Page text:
Here's something to think about. Out of the 5,000 or so estimated lynchings in America since the Civil War how much do you wanna bet that at least one guy who was lynched was guilty? Of course what he was guilty of, and whether it deserved lynching...well that's another story, but I bet that whatever they caught him for and said he did--he did. Does that make that person's lynching any more correct?
If you said no to that last question (and I hope you did) then I would agree. Sometimes, as a nation, the ends don't justify the means. If that was the case we'd be a pack of nihilists, traveling in death squads going willy nilly throughout communities shooting indiscriminately into crowds because, chances are, you're going to get a least a couple of 'bad guys'. Sure we know that it doesn't work all the time, but we maintain our Justice system because its the best way we know of to separate the guilty from the innocent, to appropriately punish those that are guilty, and to keep from becoming barbaric. In short, our Justice system keeps us civilized. And while I'm just as much a fan of The Punisher as the next guy (assuming the next guy isn't Jigsaw), I wouldn't want him to be my judge, jury, and executioner. He a bit too high strung for an impartial hearing.
That being the case I have some real issues with a military tribunal trying and executing the six suspected terrorists being held in Guantanamo Bay. That's not to say that I don't think they're guilty (for whatever that’s worth)--as I mentioned before, I bet one of those 5,000 lynched was guilty, but when someone is lynched their guilt becomes moot. Whatever pleasure the individual victim gets from the execution is overwhelmed by fear and doubt as their society descends into anarchy.
And yes, obviously there's big differences between a military tribunal and a lynching mob, the largest being that, for the former, there are some rules and organization. So is there in theocracies, and dictatorships. The Inquisition has some rules? Did that make it any less of a lynching?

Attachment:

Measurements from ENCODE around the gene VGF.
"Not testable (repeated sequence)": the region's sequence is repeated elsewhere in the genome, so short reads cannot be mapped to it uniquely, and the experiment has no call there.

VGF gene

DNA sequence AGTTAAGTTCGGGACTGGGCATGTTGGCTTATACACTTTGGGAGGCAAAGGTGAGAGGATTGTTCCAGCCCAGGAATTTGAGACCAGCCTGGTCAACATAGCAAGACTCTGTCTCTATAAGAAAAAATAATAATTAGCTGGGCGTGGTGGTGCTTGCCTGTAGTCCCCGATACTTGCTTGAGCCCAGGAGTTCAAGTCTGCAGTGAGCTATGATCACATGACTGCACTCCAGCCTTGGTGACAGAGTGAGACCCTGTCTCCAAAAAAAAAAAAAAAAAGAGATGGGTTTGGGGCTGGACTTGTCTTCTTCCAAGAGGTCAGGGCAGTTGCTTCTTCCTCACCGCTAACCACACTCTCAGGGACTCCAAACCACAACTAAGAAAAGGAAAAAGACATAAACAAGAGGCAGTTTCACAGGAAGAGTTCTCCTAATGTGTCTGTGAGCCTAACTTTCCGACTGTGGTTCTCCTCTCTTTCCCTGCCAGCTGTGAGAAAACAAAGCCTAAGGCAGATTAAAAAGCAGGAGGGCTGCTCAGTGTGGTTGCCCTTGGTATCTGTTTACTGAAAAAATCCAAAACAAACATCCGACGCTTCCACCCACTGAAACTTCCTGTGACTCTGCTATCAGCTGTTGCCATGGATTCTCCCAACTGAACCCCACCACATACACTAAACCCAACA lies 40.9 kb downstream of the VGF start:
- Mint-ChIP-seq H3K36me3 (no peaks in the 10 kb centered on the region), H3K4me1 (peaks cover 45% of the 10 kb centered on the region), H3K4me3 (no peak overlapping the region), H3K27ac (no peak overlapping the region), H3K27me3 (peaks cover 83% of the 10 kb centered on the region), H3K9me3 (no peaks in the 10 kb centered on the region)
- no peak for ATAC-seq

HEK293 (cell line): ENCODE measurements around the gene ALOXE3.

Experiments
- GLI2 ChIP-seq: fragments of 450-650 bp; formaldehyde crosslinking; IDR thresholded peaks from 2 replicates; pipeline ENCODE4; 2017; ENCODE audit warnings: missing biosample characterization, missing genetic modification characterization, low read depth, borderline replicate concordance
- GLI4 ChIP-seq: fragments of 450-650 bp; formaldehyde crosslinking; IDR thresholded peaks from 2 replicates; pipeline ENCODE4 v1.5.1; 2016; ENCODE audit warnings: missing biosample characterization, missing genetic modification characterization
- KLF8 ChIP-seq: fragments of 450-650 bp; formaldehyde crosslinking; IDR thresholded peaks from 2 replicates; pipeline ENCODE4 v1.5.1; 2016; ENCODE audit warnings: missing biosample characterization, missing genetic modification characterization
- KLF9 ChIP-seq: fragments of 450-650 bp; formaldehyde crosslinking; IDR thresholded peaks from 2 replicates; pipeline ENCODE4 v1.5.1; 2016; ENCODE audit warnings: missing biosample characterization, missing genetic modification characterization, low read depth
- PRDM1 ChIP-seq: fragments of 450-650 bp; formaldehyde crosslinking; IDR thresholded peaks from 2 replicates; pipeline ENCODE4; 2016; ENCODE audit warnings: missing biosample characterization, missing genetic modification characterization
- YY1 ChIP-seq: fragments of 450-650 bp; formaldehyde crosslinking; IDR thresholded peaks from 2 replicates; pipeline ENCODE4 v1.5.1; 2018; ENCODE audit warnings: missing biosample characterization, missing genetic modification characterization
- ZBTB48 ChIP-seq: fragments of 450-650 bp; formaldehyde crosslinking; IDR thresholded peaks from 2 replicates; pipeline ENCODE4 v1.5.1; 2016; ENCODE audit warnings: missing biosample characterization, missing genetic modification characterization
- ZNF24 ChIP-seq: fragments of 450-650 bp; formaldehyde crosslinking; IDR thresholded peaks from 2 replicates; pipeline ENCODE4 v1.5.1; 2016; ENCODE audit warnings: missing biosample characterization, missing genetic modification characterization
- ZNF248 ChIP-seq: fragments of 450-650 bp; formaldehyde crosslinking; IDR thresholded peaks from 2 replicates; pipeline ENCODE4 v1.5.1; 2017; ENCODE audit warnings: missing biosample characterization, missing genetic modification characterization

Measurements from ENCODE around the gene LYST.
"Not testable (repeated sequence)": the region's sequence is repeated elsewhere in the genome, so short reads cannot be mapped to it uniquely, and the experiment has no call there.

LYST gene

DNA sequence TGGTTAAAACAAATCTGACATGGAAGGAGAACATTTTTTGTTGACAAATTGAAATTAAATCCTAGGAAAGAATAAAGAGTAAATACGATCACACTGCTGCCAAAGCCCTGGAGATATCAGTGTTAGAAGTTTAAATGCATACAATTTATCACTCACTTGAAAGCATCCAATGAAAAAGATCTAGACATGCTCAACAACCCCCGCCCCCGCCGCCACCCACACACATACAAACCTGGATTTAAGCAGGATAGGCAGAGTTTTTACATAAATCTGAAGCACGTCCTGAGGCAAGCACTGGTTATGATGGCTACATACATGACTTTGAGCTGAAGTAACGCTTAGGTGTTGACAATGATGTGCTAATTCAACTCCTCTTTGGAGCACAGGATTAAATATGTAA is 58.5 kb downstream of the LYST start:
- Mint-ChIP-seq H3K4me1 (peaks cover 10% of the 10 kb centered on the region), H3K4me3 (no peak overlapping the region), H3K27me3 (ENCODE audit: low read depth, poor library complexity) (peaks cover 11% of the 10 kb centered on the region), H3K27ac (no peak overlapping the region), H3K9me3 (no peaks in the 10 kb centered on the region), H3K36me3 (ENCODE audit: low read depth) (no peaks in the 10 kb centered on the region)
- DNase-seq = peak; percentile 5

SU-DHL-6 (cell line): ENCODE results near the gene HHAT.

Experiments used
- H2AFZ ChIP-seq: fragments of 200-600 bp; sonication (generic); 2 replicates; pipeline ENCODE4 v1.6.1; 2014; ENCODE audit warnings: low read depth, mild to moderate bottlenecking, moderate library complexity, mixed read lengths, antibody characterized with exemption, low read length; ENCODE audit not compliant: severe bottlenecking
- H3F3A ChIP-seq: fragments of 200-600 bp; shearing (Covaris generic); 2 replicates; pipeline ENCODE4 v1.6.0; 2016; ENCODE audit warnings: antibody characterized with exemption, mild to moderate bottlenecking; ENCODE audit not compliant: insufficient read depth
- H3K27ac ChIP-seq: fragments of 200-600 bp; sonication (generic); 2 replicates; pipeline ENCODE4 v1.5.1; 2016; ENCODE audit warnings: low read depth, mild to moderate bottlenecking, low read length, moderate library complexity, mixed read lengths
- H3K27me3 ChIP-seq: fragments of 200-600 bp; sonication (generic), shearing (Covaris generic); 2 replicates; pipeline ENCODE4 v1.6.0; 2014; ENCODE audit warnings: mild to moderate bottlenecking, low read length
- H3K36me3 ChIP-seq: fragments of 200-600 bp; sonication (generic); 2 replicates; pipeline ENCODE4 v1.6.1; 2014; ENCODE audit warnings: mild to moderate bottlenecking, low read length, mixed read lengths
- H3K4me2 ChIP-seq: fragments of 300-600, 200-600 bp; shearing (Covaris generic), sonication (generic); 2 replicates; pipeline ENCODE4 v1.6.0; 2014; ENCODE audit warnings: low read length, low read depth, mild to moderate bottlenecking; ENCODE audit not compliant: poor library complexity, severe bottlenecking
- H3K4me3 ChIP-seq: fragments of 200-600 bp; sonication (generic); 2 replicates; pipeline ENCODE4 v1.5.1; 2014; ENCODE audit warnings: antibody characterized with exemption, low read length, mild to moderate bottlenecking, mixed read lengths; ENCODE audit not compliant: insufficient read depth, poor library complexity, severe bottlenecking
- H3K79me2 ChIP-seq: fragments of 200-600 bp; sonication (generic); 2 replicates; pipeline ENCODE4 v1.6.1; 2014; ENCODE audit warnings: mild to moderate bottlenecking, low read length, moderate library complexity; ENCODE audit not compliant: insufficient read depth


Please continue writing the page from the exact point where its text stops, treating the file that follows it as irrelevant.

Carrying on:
The idea is that we hold our American Justice system to a much higher standard of equality and fairness. What I'm not talking about here is a literal lynching as much as a symbolic lynching, a political steamroller that's trampling over defendants' rights and our own search for truth.
Let's review some facts. Since the Supreme Court struck down the original mandate for the military tribunal system, the defendants are given more liberties, including the right to appeal to the US Supreme Court. However the trial will still be held at Camp X-ray and only select journalists and lawyers will be present. Also, much of the evidence gathered against these men came from such torture techniques as waterboarding. It would be inadmissible in any state of the union, so why do we hold this court to a lower standard? Because the defendants are 'evildoers'? Last I heard it's innocent until proven guilty, and I heard that idea is pretty good--so why do we exclude them from that criteria?
It's important to get this right the first time, and so far this is going wrong. In many issues affecting the so-called war on terror, the administration has tried to have their cake and eat it too. They couldn't just pull the dictatorship card out, and by allowing the Supreme Court to rule they've opened their selves up for appeal after appeal by the defendants. Furthermore, while I personally wouldn't care (if they were in a real court) if they are seeking capital punishment (though I'm against the death penalty), the international media is rallying against it. Finally though, the biggest issue, and what is likely to be the most controversial, is the use of the military tribunal and the conditions of camp X-Ray. For nearly a decade blacks were lynched in America and there wasn't a substantial blowback. It was all "somewhere else", much like Guantanamo is "over there", and I wouldn't expect there to be a different response. But in the following decades, as our fear and anger recedes, we will look back on this and realize that our rush to judgment and our willingness to bend our rules will cast doubt on these proceedings and represent a return to the darkest side of our humanity.